Anglian Water is to seek powers to buy back up to 10 per cent of its shares, marking a first for the industry. The company also kicked off the reporting season in the industry with plans to give customers a rebate of up to pounds 6 each at a cost of pounds 12m and to establish a fund to help those with genuine problems in paying bills.
Robin Gourlay, chairman, said the restructuring of the company over the last year had "laid foundations for delivering benefits to our customers as well as significant real dividend growth for our shareholders". Anglian said that about 600 jobs had been lost and a further 300 would be cut later this year.
Mr Gourlay was speaking as the company announced a 19.7 per cent increase in pre-tax profits to pounds 230.1m before exceptional items in the year to 31 March. Earnings per share rose by 20.1 per cent to 71.1p and the dividend is up 14 per cent at 26p.
The results prompted a sharp attack from the Labour Party. Andrew Smith, Shadow Chief Secretary to the Treasury, said he was "outraged" at the profits figure at a time when the company was cutting investment and jobs.
Anglian said the share buyback would increase its gearing from 38 per cent to 66 per cent and would be beneficial to the company's tax position. The shares rose 12p to pounds 5.43.
The company denied any pressure from the regulator, Ofwat, to give customers a rebate. A spokeswoman said: "We wish to share the efficiency savings we have made in a responsible way." The full pounds 6 rebate will go to customers who take both water and sewage services from the company, while those using one service will receive a pounds 3 rebate.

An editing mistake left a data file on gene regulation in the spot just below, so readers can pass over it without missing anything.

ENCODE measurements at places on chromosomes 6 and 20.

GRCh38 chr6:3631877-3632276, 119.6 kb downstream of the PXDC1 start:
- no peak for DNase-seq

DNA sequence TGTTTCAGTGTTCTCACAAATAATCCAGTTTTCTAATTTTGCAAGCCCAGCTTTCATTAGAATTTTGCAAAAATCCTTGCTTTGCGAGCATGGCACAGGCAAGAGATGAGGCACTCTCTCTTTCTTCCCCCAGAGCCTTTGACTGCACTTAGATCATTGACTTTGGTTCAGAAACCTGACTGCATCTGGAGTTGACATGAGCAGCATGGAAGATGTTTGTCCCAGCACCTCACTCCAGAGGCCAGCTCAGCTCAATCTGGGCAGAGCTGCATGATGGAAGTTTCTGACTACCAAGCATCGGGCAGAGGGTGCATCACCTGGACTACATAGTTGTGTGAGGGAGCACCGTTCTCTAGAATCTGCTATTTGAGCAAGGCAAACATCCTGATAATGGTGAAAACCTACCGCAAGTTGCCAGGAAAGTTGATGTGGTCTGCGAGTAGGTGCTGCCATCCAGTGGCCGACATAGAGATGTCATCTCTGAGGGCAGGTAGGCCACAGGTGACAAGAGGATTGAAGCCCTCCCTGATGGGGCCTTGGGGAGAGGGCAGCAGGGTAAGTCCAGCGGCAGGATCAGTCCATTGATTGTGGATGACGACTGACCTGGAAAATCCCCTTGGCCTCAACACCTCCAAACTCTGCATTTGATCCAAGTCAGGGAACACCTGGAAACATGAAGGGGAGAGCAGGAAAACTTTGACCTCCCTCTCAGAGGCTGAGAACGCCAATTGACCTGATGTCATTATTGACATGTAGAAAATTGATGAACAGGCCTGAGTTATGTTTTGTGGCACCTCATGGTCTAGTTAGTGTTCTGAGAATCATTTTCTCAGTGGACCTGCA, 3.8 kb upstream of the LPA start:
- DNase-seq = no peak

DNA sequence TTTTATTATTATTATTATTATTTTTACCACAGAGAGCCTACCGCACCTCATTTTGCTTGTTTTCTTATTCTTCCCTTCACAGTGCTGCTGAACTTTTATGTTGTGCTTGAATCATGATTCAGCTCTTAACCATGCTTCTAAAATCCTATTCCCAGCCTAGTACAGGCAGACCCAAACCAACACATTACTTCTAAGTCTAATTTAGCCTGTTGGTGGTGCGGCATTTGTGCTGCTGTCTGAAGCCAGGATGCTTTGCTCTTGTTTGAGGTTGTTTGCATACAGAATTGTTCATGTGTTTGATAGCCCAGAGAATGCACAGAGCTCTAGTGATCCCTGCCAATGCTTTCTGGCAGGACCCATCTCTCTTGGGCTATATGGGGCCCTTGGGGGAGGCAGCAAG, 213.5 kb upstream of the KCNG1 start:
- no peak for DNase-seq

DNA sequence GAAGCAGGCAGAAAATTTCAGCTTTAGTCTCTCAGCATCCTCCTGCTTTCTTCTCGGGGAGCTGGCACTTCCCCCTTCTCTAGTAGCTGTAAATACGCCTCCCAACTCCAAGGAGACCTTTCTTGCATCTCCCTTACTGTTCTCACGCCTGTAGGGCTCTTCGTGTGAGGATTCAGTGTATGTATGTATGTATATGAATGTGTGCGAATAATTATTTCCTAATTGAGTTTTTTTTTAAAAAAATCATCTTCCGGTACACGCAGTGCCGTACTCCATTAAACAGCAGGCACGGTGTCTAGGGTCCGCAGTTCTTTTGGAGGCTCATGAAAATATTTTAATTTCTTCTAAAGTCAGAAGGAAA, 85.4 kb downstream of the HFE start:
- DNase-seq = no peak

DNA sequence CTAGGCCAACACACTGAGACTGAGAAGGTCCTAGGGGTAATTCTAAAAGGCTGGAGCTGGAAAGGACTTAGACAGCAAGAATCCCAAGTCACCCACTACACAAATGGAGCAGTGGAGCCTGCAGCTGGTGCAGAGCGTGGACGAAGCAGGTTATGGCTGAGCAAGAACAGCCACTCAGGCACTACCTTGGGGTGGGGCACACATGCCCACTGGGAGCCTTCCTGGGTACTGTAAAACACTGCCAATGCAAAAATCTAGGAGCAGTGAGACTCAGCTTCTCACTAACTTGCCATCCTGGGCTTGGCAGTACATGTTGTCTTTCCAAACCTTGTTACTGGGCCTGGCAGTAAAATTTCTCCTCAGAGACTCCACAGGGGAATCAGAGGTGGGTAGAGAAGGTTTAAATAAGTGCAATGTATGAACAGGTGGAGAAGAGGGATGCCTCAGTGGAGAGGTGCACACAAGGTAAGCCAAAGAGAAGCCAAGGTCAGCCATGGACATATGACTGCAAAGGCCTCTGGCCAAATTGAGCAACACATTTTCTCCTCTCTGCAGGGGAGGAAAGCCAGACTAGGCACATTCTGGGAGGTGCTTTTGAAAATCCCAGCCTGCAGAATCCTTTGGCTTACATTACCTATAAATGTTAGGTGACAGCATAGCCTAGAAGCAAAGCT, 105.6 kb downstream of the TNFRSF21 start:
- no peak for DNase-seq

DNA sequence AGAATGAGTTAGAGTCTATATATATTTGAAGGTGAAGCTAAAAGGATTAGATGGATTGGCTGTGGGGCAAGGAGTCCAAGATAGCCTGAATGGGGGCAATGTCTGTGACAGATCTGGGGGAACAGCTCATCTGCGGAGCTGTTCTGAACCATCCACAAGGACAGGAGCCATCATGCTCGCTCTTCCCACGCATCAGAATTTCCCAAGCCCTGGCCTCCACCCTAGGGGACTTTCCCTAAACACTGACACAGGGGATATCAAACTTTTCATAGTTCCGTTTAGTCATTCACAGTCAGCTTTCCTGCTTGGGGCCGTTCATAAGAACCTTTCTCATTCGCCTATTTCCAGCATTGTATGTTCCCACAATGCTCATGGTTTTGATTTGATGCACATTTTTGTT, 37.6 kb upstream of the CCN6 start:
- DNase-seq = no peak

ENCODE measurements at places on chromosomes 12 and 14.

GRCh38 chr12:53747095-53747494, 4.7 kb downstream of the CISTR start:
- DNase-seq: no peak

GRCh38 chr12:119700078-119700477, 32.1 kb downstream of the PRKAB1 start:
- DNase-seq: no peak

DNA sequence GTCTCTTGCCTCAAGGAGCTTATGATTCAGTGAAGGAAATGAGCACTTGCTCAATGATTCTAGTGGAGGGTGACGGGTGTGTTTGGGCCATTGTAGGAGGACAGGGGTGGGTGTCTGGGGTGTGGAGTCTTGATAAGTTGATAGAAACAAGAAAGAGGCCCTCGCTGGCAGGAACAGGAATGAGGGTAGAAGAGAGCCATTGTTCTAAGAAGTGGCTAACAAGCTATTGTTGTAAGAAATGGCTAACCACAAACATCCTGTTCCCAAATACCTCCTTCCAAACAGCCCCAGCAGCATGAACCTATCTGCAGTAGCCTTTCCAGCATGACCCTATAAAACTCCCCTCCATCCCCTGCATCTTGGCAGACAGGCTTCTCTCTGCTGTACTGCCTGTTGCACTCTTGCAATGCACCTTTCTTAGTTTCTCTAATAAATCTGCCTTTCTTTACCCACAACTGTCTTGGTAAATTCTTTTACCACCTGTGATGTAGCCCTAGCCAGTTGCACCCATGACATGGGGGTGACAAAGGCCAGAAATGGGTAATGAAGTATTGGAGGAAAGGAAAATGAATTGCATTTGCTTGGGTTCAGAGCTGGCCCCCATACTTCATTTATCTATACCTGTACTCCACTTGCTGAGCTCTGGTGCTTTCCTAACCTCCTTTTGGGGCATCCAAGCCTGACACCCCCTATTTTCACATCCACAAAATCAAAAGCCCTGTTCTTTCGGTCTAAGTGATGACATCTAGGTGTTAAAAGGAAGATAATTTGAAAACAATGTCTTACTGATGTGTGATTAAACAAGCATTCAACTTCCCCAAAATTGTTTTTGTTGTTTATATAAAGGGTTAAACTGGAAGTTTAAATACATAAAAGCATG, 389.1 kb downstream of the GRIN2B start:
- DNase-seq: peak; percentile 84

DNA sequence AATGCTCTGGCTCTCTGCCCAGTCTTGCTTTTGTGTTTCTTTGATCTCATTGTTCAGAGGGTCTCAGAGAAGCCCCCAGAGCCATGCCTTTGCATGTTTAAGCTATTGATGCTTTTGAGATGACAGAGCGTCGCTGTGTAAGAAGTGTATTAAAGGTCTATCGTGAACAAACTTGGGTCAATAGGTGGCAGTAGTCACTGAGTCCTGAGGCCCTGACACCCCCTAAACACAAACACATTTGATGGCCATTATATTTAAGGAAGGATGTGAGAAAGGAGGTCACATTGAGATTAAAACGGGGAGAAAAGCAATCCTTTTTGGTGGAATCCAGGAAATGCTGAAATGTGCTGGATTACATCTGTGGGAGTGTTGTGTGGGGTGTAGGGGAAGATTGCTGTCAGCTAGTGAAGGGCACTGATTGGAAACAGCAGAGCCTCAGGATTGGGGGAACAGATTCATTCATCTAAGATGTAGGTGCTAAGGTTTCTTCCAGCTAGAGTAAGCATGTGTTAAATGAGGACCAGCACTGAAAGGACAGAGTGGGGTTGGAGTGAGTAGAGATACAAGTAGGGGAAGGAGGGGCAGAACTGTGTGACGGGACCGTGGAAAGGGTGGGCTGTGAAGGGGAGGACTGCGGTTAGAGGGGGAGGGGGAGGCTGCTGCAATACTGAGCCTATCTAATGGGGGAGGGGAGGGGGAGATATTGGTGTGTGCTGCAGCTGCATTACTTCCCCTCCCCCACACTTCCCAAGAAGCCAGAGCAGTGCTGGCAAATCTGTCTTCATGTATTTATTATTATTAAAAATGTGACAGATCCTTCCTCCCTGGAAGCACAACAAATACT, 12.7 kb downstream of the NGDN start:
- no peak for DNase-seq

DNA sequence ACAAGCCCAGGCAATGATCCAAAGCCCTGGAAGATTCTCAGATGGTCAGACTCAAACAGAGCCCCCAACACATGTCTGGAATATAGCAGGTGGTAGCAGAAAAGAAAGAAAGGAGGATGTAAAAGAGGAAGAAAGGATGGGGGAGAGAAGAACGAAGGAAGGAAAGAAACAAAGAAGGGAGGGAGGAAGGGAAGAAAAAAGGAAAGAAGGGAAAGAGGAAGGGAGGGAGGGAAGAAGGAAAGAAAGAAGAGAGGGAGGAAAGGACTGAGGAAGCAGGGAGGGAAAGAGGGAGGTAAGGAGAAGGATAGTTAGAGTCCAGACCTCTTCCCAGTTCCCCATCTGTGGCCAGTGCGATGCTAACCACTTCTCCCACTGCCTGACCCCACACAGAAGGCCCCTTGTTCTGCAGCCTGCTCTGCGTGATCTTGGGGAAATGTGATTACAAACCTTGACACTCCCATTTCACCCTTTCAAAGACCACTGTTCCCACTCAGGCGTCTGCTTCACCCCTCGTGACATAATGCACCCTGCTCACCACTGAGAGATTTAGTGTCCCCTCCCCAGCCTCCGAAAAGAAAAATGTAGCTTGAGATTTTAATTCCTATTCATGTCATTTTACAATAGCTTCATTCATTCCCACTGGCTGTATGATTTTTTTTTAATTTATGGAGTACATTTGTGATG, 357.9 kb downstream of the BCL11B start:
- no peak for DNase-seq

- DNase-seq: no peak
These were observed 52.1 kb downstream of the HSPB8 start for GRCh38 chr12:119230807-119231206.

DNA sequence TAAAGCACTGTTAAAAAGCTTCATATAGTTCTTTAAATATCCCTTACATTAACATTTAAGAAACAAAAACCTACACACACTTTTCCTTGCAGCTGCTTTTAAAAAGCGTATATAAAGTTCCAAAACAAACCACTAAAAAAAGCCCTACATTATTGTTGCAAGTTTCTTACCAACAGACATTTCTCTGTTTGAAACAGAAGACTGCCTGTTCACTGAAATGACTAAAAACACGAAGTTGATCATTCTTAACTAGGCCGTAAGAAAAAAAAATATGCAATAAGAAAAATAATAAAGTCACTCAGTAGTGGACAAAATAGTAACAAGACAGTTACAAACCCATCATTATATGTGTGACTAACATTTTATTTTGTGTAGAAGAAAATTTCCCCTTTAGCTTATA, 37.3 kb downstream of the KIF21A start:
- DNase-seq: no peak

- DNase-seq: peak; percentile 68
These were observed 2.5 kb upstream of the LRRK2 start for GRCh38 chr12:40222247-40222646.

The improvement in profits was despite a loss of pounds 3.4m in the process engineering arm, compared with a profit of pounds 2.3m the previous year. Anglian Water International also made a loss of pounds 2.9m as the company continued its drive to win contracts overseas.
A spokeswoman for the company said: "The AWI result is not so much a loss as an investment in the future. This is a long-term business." During the year, Anglian won its first big contract for the design and construction of a sewage plant in New Zealand. The deal is worth pounds 50m plus about pounds 2.5m a year to operate the plant.
One City analyst said the results were "even further bad news" in the non-core business and questioned the wisdom of pursuing further expansion overseas. "It is a management travesty," he said.
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